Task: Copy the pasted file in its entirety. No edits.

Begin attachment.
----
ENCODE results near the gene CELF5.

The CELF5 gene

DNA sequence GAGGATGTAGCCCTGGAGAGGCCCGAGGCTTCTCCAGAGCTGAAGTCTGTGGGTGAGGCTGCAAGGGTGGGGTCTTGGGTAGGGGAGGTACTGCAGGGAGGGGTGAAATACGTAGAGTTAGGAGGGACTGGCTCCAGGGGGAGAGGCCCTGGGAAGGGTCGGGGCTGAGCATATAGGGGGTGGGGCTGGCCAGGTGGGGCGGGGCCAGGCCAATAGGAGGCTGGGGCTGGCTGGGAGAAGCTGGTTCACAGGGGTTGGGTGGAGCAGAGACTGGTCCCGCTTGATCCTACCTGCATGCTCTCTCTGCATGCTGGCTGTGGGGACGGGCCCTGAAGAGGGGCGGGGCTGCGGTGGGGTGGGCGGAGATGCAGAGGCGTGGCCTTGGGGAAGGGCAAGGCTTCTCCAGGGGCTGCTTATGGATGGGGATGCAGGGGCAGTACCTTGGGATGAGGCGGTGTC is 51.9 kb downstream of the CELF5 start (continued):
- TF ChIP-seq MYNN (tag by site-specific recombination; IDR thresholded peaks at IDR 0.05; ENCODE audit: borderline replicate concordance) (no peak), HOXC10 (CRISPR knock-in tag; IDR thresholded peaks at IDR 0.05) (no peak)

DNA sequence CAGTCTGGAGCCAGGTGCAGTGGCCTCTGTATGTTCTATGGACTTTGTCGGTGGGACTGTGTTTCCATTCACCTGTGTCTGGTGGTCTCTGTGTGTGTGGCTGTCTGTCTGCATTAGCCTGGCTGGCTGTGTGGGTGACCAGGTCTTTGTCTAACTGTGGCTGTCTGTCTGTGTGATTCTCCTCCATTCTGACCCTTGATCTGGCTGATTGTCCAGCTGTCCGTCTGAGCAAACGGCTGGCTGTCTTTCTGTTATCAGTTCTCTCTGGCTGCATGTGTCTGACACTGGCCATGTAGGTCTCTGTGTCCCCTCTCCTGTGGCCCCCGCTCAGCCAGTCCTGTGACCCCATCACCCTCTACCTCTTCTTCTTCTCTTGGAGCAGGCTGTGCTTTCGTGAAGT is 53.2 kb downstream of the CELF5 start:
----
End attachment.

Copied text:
ENCODE results near the gene CELF5.

The CELF5 gene

DNA sequence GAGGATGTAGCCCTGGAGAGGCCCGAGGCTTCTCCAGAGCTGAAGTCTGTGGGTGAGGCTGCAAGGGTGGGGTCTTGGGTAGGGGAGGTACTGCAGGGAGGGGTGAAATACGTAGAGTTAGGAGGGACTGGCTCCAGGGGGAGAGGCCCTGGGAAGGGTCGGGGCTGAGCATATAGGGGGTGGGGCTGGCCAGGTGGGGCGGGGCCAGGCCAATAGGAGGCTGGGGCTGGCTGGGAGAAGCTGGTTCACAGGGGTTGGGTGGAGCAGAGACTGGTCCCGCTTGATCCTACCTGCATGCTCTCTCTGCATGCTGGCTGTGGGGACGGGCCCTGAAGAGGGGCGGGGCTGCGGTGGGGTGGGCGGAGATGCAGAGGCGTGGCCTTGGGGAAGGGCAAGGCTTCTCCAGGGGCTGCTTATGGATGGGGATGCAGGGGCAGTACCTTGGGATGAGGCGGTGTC is 51.9 kb downstream of the CELF5 start (continued):
- TF ChIP-seq MYNN (tag by site-specific recombination; IDR thresholded peaks at IDR 0.05; ENCODE audit: borderline replicate concordance) (no peak), HOXC10 (CRISPR knock-in tag; IDR thresholded peaks at IDR 0.05) (no peak)

DNA sequence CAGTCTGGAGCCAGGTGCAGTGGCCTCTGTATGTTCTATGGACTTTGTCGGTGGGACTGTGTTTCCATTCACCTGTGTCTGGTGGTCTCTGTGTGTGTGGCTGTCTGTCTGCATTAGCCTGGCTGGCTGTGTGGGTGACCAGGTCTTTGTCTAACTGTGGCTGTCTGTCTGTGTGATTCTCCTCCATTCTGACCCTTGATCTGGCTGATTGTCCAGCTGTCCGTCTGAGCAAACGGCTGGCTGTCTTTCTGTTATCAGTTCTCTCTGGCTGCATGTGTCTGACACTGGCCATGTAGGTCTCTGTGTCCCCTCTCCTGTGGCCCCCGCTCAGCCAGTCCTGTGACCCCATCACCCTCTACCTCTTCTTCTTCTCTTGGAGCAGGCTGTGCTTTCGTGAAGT is 53.2 kb downstream of the CELF5 start: